There was, however, a major and palpable schism within these classes that helped to bring a degree of stability to the monarchic system and whose dissolution under the impact of rentierism explains much of the structural crisis of today's Iraq. Whereas poor and rich cut across all sects, ethnicities and regions, the urban Shi'a rich were concentrated in trade and banking activities while the Sunnis dominated the state apparatus and by consequence those economic activities, such as manufacturing industry, that relied on the state as a purchaser or subsidizer.

As wealth was mostly generated in the private sphere, this 'division of labor' within the dominant classes ensued with a degree of stability within the social system. For despite the perceived discrimination against non-Sunni Muslims in filling the higher state positions, the private sector provided opportunities for those non-Sunnis who had the required means for social and economic ascendance.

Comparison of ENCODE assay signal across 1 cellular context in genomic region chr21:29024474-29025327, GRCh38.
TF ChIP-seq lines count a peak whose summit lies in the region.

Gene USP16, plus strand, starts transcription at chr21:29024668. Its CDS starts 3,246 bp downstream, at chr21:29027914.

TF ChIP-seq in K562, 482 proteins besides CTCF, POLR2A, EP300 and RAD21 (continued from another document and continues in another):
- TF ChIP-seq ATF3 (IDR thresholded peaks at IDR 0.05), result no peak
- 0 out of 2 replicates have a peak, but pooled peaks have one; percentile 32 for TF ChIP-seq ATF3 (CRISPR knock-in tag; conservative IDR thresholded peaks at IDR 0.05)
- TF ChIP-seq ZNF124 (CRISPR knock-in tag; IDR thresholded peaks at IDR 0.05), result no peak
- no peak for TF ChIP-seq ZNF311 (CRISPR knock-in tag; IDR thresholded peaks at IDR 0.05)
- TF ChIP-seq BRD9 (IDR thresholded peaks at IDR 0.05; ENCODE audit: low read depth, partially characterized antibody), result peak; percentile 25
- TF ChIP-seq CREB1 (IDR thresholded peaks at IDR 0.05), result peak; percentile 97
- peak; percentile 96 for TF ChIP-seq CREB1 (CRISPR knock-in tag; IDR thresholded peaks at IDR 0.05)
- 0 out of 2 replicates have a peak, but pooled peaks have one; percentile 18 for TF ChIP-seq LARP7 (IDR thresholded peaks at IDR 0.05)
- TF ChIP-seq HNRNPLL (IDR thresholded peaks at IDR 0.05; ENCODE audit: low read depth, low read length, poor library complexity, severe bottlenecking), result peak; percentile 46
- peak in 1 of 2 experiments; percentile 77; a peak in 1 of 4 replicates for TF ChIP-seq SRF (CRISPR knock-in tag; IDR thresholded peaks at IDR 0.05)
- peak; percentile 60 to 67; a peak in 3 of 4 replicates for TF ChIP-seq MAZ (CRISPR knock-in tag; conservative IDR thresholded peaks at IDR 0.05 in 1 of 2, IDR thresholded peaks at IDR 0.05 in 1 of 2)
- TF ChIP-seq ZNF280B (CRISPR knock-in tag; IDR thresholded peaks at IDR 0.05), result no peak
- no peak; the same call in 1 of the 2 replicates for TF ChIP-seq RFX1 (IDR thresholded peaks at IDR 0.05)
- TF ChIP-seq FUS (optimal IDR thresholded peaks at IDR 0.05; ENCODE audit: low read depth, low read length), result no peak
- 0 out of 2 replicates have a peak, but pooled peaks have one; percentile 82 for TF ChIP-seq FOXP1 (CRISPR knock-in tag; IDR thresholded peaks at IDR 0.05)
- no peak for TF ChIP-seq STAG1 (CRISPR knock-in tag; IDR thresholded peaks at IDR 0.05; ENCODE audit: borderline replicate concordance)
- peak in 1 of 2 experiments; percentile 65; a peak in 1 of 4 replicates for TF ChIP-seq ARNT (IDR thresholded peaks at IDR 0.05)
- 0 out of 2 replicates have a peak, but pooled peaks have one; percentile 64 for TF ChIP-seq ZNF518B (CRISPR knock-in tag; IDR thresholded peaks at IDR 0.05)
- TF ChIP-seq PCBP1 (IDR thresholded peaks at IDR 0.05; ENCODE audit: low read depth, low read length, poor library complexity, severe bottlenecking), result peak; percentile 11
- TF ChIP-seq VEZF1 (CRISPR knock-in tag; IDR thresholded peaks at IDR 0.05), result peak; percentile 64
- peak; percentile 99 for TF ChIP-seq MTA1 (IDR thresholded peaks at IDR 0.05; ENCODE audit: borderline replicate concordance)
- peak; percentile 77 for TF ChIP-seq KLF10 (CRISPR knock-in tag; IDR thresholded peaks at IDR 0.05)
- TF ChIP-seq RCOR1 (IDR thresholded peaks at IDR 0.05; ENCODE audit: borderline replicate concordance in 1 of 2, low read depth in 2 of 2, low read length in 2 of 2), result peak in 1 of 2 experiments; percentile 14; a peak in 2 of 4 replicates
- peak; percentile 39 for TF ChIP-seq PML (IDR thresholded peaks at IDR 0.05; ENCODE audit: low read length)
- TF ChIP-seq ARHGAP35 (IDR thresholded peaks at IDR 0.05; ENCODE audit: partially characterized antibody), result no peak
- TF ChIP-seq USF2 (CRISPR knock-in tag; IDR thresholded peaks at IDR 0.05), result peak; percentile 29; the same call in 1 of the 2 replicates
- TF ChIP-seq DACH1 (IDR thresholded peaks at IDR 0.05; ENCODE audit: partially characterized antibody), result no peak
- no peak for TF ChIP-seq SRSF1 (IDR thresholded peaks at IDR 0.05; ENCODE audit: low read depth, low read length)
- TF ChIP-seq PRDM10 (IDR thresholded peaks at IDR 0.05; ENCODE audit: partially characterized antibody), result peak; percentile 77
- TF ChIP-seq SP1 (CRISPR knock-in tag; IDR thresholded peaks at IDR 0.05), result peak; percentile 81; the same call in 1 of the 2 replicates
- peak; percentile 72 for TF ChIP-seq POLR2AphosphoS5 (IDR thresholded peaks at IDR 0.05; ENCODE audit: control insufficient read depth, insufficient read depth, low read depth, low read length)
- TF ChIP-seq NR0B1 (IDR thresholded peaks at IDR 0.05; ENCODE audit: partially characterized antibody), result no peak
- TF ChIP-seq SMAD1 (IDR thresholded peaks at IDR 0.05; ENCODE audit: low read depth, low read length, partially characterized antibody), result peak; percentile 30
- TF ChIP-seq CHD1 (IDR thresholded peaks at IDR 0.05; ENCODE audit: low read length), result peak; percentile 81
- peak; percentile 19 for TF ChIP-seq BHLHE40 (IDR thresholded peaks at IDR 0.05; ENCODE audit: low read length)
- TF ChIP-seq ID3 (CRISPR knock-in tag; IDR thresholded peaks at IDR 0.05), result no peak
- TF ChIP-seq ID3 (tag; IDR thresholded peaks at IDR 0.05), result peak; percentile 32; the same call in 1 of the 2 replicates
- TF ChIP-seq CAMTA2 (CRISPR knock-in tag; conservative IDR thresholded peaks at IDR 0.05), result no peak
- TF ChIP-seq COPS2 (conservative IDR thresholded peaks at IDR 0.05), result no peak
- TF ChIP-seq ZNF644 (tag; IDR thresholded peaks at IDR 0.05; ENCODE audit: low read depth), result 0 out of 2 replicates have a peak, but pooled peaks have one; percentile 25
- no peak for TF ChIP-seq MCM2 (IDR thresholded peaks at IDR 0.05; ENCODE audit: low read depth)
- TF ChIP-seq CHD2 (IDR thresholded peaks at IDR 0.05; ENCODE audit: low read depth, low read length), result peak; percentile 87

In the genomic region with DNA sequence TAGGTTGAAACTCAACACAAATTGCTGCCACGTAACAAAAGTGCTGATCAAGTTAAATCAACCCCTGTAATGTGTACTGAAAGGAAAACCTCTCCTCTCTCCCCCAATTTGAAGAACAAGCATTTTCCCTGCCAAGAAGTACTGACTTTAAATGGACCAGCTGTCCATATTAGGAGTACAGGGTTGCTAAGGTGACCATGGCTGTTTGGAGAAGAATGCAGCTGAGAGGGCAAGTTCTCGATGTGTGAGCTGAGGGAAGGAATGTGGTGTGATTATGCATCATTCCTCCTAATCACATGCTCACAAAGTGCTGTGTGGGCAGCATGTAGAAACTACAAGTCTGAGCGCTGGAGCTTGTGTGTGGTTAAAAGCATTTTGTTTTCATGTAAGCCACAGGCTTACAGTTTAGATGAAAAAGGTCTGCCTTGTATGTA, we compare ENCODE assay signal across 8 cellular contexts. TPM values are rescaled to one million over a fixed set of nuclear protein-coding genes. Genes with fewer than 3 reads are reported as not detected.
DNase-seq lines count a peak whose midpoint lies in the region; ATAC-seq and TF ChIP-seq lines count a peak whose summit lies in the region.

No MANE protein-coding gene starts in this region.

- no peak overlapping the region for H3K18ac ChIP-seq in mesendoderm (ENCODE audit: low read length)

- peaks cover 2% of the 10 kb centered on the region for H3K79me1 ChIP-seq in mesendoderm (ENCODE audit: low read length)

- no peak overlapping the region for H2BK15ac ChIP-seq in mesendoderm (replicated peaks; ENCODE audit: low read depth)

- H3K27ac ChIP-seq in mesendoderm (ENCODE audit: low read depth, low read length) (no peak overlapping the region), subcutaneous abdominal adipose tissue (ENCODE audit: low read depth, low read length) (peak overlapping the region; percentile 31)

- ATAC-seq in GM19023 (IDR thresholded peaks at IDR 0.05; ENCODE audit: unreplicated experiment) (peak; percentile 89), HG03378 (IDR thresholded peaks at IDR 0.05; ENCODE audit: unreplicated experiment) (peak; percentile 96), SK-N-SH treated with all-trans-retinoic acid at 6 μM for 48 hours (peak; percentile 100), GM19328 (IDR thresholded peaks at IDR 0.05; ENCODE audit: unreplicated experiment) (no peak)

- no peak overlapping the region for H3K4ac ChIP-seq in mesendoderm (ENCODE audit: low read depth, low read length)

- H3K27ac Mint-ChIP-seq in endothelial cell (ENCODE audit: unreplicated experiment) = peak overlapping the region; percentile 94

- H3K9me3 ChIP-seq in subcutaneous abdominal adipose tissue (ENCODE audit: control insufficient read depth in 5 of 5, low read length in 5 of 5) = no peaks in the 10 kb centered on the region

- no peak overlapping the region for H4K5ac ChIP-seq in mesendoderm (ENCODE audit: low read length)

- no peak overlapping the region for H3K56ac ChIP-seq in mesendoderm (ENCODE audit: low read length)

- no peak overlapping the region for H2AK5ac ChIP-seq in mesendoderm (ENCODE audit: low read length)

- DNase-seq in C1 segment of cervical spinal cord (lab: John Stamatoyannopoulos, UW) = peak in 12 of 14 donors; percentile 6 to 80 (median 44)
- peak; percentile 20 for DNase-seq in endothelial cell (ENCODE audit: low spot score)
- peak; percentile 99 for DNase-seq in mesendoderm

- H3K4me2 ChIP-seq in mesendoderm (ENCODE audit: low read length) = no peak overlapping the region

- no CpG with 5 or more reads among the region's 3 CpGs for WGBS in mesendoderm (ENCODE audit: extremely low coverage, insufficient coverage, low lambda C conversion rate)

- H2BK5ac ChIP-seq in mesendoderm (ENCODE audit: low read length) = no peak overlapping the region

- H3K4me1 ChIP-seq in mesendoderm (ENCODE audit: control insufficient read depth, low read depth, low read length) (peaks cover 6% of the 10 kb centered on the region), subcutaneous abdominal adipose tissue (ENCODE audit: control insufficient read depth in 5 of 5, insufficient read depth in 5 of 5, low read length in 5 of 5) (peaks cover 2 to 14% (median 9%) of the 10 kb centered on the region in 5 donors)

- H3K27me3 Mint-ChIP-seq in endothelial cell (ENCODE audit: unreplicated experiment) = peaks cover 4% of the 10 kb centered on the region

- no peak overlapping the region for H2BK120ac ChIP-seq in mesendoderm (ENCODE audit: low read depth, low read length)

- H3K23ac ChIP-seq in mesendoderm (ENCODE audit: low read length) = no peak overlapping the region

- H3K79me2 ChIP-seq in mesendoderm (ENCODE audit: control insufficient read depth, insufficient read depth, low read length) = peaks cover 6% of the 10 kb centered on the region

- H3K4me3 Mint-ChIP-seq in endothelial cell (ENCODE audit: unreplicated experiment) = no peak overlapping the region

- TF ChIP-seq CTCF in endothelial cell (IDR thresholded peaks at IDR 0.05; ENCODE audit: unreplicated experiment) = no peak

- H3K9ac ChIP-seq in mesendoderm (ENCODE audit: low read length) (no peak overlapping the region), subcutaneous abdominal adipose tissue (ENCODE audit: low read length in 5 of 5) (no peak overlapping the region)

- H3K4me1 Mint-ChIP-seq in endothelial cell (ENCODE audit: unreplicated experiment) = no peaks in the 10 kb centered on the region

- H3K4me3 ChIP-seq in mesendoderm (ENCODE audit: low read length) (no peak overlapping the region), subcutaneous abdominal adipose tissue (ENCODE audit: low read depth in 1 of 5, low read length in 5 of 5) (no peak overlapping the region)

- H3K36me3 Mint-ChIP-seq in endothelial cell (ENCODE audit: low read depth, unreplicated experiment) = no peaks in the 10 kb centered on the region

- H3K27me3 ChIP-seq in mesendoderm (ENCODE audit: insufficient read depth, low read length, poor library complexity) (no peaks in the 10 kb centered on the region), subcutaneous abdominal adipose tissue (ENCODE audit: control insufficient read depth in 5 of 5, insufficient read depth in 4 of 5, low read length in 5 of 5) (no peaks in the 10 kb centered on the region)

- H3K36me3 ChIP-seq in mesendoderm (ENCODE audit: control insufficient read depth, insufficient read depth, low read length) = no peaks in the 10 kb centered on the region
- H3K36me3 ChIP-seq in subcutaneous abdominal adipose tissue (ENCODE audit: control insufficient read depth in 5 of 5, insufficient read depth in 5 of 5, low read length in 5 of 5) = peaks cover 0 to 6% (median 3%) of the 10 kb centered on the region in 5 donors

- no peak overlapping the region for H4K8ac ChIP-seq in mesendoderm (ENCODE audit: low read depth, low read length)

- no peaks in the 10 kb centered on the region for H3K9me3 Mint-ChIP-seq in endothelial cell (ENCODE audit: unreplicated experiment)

With the advent of the rentier state the boundaries between and within each community were violently redrawn. As the state became the single largest employer and purchaser as well as the dispenser of foreign exchange in the economy, private capital itself became increasingly dependent on a state that discouraged transparency under the pretext of national security. Contracts and largesse were handed out to those closest to the 'Revolution'; a term that was reified and given metaphysical connotation. Kinship and common regional descent with the major leaders or those occupying sensitive jobs in the intelligence and security apparatuses steadily and firmly asserted themselves as major criteria. By the mid-1970s Iraqi private capital was beginning to make positive, but slow advances in the economy. The existence of a large stratum of nouveaux-riches was quite evident for most Iraqis then. The number of registered contractors rose from 828 in 1970/1971 to 2788 in 1975. Complementing these relatively large-scale activities and responding to the rising demand for a variety of products and services, a wide network of smaller businesses, industries and workshops flourished. The rise in large private industrial enterprises was much more modest; from 1069 to 1282 respectively (AAS 1969: 91, AAS 1978: 132).